One man's story: Brought back home by gender training
Faucus, a father of four children, found his life transformed when a CARE project, funded by UK aid, helped him see the damage that gender inequality was doing to his wife, his family – and himself. This is his story, as told to CARE.
When I got married in 2001, I had learnt from my father and my uncles all about being a real man – which is being brave and mostly dominating my home, as well as making all decisions.
A few years after our marriage, we started feeling the effects of poverty as we were having children and my family was becoming a financial burden.
My wife decided to join one of CARE’s village savings and loan associations (VSLA) in order to get some money for her own.
I did not care much about where and how she could get the little money for savings; I knew she would not touch anything from my house!
I used to ignore all from the ‘Women VSL’ and its importance, until, one time last year, I was informed by my wife that VSL members and their partners were invited for a public meeting.
Indashyikirwa [Agent for Change – the CARE-supported project] made my day!
I went for the meeting but I was hesitating, thinking that I won’t stay for long.
But the meeting went very well with good facilitators who informed us about the process for the next steps.
My wife was selected to be one of the people who will follow the training provided by RWAMREC (Rwandan Men's Resource Centre). We were then informed that women will be accompanied by their husband in the training.
At first I felt that I should say no but I finally decided to give it a try.
We were then trained on different topics: gender and types of gender-based violence. But the session I liked most – and it touched me – was the division of labour. How the 24 hours are used in our homes.
I realised that my wife works harder than I do!
We also learnt about different types of power we hold and I realised that I have been using mostly power over my wife, and my children had to listen and follow with respect all of my decisions.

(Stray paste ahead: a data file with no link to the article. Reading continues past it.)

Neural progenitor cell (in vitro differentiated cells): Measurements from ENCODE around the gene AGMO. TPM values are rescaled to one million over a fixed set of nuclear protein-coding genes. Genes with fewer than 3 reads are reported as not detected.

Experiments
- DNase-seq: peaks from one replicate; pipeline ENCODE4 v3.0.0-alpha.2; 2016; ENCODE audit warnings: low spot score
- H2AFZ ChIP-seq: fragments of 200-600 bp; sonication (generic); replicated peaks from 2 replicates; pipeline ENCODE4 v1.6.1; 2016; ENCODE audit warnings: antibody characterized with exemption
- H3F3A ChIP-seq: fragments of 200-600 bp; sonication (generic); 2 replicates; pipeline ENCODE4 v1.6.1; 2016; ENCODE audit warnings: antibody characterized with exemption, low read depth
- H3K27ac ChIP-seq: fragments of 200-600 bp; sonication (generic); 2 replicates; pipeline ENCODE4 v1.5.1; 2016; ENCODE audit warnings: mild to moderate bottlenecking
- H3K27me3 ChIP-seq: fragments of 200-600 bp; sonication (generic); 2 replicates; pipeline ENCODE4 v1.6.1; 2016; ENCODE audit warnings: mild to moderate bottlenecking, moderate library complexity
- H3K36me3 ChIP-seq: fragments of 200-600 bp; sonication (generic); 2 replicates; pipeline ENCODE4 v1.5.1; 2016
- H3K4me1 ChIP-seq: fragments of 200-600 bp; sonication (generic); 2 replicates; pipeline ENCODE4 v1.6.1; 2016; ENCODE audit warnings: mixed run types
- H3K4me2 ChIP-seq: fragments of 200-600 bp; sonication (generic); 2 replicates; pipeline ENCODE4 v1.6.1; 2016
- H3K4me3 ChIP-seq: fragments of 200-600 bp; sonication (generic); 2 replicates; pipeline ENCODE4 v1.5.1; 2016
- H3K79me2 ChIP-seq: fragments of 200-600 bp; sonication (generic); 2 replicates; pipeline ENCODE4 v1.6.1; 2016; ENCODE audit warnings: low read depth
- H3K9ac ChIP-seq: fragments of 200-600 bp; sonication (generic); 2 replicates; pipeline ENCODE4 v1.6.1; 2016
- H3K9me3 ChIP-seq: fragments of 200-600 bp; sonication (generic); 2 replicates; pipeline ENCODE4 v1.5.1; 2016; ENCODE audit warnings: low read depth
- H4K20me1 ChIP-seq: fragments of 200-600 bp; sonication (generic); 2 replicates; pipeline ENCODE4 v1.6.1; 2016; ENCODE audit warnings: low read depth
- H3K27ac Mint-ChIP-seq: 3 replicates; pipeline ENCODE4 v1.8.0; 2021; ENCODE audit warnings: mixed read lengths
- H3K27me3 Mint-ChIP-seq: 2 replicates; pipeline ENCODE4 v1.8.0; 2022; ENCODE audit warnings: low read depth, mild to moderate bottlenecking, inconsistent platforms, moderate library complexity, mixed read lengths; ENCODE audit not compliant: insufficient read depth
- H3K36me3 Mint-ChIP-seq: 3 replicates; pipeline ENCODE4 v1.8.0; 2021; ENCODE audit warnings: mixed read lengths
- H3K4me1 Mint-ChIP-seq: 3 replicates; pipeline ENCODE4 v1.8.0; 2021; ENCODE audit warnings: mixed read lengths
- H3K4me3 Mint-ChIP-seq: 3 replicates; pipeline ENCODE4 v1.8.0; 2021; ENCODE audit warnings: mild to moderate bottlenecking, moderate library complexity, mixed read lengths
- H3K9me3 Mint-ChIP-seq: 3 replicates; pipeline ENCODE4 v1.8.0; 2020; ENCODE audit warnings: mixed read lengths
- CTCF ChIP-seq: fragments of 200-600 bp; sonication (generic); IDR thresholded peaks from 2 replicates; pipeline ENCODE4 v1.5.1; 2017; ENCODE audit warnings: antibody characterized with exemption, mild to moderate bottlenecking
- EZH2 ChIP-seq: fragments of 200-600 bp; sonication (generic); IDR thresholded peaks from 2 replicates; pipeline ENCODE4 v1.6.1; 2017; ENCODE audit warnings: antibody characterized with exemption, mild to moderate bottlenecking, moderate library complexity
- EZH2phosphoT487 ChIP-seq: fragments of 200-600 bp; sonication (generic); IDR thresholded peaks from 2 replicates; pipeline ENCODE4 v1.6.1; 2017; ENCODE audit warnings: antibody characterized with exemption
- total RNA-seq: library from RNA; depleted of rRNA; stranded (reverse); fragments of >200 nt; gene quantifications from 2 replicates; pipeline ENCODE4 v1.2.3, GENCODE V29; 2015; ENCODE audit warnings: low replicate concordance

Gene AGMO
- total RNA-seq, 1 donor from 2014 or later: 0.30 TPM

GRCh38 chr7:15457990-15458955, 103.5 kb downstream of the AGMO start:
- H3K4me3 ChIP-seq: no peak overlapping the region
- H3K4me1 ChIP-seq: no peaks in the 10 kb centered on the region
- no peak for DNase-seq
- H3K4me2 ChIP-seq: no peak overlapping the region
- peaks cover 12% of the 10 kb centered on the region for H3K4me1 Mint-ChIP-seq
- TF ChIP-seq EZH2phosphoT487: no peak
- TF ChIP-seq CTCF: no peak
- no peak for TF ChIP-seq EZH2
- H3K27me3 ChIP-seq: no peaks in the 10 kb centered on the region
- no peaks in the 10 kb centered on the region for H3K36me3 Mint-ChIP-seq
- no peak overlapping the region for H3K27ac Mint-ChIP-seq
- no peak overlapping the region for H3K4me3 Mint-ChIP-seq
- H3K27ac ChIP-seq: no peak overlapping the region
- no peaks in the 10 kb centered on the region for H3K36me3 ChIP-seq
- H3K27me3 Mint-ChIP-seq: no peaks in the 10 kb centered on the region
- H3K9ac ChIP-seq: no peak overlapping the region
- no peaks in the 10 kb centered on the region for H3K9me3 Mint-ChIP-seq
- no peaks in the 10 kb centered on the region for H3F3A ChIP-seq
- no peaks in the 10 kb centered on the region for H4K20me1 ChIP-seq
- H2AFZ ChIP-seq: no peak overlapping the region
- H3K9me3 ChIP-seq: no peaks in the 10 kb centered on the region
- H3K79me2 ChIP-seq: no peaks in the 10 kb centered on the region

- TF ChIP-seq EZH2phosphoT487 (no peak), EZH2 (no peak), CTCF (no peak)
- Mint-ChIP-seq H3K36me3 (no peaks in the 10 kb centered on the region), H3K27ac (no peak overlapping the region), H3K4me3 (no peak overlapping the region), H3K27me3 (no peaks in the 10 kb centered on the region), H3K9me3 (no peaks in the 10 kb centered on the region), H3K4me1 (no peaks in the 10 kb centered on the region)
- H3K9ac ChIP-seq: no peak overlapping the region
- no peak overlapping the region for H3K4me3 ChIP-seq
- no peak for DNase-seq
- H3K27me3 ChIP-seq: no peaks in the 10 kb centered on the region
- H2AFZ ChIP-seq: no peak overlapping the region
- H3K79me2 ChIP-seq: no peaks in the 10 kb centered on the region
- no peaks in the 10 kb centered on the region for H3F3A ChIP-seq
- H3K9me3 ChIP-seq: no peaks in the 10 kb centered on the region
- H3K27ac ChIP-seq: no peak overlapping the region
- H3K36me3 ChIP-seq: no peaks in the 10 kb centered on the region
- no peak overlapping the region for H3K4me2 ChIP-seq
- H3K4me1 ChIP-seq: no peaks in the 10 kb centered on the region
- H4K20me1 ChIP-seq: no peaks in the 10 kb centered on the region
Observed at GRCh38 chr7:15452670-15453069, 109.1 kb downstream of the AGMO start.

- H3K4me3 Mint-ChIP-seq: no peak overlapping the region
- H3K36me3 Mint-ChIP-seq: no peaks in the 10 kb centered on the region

When the facilitators started giving examples, I felt they knew me before because they were describing my attitudes and behaviours. But in group discussions, I realised that even some other men were behaving like me or even worse.
We then discussed domestic tasks and division of labour and I realised, myself, how my wife has suffered.
Since then, I went home committed to change.
I started looking at some domestic tasks that I can accomplish like cooking and bathing our children. I started spending less hours in bars while she is working!
Indashyikirwa brought me back home. It is like I was a foreigner in my family.
I started chatting with my children; being at home in the evenings while I used to be in the centre with other men.
We started planning together weekly activities, even daily. I started greeting her and my children when I enter our home and this has never been the case before.
I started engaging in dialogue with my family on any issue that concerned us or one of us, including education for our children – and now we are mostly able to discuss our sexual relationship.
I just feel younger than some years ago.
I really feel proud of the fruits now; the change is obvious to everyone.
I am more confident even when I walk in the community. I wish all young generations could be trained before they get married…
The Indashyikirwa Project is funded by UK aid, implemented by CARE in partnership with RWAMREC and RWN (Rwanda Women’s Network) in seven districts of Rwanda. Story and photos from Jeannette Caroline Nduwamariya, CARE Rwanda.
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